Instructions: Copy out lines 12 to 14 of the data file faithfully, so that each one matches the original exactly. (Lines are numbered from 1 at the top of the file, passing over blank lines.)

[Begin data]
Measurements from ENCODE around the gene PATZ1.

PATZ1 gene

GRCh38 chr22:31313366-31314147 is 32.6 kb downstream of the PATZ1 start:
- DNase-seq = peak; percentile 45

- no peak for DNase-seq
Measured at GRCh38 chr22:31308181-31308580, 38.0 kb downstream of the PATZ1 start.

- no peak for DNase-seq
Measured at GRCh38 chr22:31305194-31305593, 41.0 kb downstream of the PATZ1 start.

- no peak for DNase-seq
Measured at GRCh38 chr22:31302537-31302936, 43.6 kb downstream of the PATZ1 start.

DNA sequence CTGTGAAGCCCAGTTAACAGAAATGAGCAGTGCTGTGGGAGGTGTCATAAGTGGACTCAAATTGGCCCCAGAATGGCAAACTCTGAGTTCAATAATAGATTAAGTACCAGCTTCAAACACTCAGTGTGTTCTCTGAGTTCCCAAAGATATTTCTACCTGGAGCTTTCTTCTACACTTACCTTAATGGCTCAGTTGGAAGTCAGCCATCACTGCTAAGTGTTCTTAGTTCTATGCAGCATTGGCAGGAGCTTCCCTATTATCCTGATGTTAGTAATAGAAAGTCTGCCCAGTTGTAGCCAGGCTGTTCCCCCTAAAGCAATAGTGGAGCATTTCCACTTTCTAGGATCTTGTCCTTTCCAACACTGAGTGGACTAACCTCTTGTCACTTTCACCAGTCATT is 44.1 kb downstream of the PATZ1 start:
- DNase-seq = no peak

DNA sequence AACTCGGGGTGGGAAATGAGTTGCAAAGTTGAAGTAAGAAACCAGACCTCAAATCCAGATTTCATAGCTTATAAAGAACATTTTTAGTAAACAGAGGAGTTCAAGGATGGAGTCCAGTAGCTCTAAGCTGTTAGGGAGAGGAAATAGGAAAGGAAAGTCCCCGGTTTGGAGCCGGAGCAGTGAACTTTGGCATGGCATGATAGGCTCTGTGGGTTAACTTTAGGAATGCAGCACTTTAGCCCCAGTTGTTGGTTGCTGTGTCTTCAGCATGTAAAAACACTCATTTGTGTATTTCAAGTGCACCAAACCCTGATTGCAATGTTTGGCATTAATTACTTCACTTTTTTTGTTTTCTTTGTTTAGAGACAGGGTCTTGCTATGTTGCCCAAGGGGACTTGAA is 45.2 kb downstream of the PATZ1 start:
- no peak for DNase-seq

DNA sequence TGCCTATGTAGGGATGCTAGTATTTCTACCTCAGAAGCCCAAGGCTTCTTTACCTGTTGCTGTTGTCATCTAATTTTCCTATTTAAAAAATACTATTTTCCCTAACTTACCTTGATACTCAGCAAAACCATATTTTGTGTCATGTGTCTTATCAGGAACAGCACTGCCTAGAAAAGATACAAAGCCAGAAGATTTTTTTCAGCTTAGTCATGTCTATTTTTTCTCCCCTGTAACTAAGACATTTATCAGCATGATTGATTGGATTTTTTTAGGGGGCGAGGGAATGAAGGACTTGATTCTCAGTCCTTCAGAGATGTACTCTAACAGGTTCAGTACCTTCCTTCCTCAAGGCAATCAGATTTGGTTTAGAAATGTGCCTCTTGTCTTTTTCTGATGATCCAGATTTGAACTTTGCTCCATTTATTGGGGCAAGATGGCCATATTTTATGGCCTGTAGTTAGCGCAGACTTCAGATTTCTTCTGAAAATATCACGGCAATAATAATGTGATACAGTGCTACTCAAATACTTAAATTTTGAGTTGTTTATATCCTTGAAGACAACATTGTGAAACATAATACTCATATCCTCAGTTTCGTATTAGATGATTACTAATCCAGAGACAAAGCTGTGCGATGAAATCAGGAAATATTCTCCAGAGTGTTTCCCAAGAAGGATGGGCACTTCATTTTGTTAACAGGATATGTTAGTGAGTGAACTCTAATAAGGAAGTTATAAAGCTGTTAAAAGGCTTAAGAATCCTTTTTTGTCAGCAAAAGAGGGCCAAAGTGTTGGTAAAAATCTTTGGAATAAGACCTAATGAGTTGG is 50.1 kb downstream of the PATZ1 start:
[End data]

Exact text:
- DNase-seq = no peak

DNA sequence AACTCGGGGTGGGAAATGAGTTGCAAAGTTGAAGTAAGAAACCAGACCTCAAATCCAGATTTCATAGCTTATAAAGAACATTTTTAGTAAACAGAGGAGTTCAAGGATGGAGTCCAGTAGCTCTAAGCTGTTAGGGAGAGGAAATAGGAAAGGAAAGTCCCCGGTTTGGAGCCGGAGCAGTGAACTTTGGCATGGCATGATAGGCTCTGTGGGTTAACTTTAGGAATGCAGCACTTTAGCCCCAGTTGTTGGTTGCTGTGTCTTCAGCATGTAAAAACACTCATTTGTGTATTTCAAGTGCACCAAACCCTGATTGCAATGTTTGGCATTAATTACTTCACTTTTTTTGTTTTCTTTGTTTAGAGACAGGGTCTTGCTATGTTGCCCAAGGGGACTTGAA is 45.2 kb downstream of the PATZ1 start:
- no peak for DNase-seq